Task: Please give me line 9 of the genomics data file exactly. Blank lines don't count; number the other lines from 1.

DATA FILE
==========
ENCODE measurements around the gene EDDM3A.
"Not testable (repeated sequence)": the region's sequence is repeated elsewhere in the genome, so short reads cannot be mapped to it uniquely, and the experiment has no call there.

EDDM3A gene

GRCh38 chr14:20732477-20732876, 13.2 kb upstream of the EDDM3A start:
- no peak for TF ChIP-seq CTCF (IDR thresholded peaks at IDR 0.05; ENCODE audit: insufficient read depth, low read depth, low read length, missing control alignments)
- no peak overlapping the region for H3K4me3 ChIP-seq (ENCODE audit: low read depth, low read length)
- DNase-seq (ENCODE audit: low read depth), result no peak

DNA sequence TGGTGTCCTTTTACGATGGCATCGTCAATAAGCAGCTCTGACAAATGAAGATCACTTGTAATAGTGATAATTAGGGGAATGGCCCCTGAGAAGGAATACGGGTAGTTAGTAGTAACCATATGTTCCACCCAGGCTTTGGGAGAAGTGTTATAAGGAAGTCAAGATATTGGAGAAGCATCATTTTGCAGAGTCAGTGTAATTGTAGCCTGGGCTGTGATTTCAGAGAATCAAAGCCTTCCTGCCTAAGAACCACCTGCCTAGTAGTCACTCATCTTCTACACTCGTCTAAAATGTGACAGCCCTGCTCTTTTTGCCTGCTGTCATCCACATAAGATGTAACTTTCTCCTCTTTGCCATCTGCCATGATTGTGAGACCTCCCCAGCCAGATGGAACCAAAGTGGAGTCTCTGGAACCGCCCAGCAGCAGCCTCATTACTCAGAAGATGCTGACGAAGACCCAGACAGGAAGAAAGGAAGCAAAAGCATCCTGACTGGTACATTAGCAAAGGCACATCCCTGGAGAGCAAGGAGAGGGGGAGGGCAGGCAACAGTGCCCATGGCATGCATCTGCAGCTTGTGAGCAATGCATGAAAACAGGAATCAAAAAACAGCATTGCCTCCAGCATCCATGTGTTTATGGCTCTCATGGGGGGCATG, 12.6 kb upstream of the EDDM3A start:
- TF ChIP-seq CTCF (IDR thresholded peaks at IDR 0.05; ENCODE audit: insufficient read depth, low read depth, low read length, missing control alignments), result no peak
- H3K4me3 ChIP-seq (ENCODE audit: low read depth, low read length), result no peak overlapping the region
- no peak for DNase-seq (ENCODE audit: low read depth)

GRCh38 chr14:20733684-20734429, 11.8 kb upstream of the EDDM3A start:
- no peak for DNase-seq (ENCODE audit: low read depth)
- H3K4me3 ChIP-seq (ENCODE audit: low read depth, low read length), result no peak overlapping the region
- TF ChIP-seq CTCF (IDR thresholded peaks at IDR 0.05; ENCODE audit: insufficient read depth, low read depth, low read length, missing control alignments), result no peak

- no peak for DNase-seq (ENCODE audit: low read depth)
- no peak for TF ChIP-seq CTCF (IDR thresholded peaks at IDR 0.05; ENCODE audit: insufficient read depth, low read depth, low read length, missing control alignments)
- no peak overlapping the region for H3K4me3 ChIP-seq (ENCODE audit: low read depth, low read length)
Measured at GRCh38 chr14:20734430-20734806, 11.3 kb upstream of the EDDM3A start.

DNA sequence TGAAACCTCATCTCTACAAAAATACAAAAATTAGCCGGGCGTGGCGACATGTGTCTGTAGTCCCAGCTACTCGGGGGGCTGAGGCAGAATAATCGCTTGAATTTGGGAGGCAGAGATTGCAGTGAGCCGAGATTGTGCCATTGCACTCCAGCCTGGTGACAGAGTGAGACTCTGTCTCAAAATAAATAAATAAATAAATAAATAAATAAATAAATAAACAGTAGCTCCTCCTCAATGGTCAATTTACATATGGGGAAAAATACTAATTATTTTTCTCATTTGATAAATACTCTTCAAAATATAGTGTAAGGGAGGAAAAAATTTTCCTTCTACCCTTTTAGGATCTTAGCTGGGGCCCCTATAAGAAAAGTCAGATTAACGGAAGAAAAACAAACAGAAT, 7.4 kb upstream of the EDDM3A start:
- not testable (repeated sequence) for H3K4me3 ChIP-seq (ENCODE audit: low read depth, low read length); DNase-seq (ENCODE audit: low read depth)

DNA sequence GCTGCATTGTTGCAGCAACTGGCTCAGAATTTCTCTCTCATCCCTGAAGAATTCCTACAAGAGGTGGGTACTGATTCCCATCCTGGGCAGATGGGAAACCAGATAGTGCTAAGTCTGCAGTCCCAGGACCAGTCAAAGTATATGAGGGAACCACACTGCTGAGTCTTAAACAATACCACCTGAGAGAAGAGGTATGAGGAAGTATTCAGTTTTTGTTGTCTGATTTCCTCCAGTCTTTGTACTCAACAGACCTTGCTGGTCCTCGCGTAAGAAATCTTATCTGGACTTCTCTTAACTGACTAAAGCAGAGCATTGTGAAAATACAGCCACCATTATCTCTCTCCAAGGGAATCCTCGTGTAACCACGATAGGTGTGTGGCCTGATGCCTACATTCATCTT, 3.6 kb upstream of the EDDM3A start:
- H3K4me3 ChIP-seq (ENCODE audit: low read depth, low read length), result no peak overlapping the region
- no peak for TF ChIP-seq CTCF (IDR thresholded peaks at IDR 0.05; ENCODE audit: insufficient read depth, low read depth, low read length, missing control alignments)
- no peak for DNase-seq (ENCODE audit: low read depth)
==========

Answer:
- TF ChIP-seq CTCF (IDR thresholded peaks at IDR 0.05; ENCODE audit: insufficient read depth, low read depth, low read length, missing control alignments), result no peak